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Author Topic: Why does he act like two different people?  (Read 1243 times)
sheepdog
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« on: July 09, 2012, 09:31:16 AM »

I was responding to a post this morning and this question struck me.

My bff wBPD has two close friends:  myself and another girl he works with.

We hang together, and are in the same social circles and are also all friends as well.

The way he 'presents' himself to us, especially privately, is soooo different.  With her, he is the MAN, the tough guy, macho, says things like, "Man up", "Get over it", "You're too sensitive", "Crying is for babies", etc.  He says these things to her about her but also other situations they come across.  She has children and he sometimes tells her to start trying to toughen her son up.  He will also say things to her like, "That's your issue" and "I don't need anyone and never have."

With me, it is the opposite.  I am the only one who has ever seen him cry.  He has never cried in front of her or really shown that side, told her he's scared, etc.  He also used to rage at me pretty bad and never raised his voice to her though he does give us both the silent treatment sometimes.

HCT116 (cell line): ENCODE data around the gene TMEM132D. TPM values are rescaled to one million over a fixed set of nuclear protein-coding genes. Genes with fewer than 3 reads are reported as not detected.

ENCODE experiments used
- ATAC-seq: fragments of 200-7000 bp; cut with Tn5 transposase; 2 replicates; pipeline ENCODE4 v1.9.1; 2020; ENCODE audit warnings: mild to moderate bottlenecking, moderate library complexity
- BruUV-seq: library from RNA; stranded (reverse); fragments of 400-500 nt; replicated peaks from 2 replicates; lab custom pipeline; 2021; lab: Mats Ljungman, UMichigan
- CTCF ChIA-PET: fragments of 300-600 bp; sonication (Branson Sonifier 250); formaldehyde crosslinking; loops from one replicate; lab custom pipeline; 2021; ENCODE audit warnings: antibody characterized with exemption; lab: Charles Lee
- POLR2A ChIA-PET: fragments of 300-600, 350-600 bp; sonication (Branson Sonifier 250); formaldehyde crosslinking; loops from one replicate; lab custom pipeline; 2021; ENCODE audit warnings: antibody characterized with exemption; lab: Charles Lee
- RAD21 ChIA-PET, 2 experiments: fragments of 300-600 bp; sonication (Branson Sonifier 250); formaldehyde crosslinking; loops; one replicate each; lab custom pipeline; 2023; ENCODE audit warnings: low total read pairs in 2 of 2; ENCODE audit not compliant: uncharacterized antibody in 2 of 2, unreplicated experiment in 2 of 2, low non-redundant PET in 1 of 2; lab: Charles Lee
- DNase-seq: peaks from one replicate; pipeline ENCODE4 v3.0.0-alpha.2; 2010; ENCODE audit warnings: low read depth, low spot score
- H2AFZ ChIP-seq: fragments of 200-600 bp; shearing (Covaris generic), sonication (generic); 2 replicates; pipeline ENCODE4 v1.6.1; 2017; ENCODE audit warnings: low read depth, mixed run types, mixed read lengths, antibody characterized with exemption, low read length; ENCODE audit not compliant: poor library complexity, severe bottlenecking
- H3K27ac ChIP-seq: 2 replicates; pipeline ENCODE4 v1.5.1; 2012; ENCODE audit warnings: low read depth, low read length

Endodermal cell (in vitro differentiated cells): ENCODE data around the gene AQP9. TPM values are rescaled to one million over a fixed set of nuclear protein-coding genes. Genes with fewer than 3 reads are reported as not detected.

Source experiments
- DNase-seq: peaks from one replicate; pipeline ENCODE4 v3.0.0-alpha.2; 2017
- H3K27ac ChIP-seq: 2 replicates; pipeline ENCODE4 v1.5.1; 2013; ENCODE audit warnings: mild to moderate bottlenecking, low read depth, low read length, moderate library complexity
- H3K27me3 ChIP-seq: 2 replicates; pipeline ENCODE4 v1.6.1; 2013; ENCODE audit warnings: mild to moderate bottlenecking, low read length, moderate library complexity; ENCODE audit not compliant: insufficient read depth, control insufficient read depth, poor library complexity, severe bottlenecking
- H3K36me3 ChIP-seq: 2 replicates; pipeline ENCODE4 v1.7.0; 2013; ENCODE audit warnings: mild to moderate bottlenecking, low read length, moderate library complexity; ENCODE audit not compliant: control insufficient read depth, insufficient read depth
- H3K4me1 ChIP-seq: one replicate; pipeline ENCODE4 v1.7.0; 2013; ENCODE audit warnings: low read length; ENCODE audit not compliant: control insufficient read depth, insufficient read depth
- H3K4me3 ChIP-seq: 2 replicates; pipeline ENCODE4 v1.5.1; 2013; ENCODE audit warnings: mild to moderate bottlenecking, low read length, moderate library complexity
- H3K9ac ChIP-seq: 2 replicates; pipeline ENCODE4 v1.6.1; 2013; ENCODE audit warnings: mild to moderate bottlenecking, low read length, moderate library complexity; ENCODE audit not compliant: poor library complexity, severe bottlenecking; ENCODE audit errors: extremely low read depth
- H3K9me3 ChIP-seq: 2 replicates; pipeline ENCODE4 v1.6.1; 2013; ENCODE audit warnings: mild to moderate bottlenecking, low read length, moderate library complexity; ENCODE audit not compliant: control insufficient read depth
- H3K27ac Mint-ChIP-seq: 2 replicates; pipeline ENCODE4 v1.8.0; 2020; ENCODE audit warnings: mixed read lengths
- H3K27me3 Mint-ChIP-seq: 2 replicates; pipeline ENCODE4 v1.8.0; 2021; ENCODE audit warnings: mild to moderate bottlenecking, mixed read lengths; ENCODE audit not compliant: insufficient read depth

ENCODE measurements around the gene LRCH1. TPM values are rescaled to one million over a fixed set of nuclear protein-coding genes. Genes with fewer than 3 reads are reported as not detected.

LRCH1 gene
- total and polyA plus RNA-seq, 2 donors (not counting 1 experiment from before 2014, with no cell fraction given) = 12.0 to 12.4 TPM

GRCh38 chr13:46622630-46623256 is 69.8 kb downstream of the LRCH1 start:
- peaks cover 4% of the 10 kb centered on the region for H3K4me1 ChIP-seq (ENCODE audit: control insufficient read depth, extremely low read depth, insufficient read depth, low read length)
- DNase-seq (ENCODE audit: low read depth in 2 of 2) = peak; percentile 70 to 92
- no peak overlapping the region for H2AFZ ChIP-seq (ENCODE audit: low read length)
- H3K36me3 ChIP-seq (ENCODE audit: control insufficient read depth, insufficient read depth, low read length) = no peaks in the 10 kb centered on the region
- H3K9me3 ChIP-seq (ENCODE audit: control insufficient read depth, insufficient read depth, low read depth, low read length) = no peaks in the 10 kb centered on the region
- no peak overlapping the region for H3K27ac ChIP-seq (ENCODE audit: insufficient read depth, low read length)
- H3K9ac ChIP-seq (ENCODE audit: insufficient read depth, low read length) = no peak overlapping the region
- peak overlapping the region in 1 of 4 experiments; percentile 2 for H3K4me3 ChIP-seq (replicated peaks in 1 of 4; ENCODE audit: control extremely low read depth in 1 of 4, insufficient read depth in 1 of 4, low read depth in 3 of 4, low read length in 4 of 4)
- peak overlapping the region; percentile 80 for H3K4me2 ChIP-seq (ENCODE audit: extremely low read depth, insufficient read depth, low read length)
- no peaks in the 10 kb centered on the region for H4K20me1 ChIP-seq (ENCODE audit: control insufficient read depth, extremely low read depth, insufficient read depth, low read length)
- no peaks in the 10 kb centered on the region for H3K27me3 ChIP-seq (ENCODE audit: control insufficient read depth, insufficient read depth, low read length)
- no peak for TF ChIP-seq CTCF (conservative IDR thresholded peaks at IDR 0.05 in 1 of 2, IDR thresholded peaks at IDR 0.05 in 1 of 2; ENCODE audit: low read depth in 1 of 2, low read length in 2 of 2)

She has told me that she thinks he sees her as weak.  She is very emotional and cries very easily.  He has told me she gets upset over the smallest, dumbest things (and she does...she is one that if there is not drama, she is not happy...she is working through that).

He has told me I am the strongest person he has ever met.  Back when the raging was going on he told me 'I knew you were strong but I never thought you would be this resilient.'  ?

I know being a chameleon is part of BPD but she and I have been through everything with this friend and we know his back story, all of it.  So why he would present himself two ways is kinda strange to me.

Anyone have similar experiences?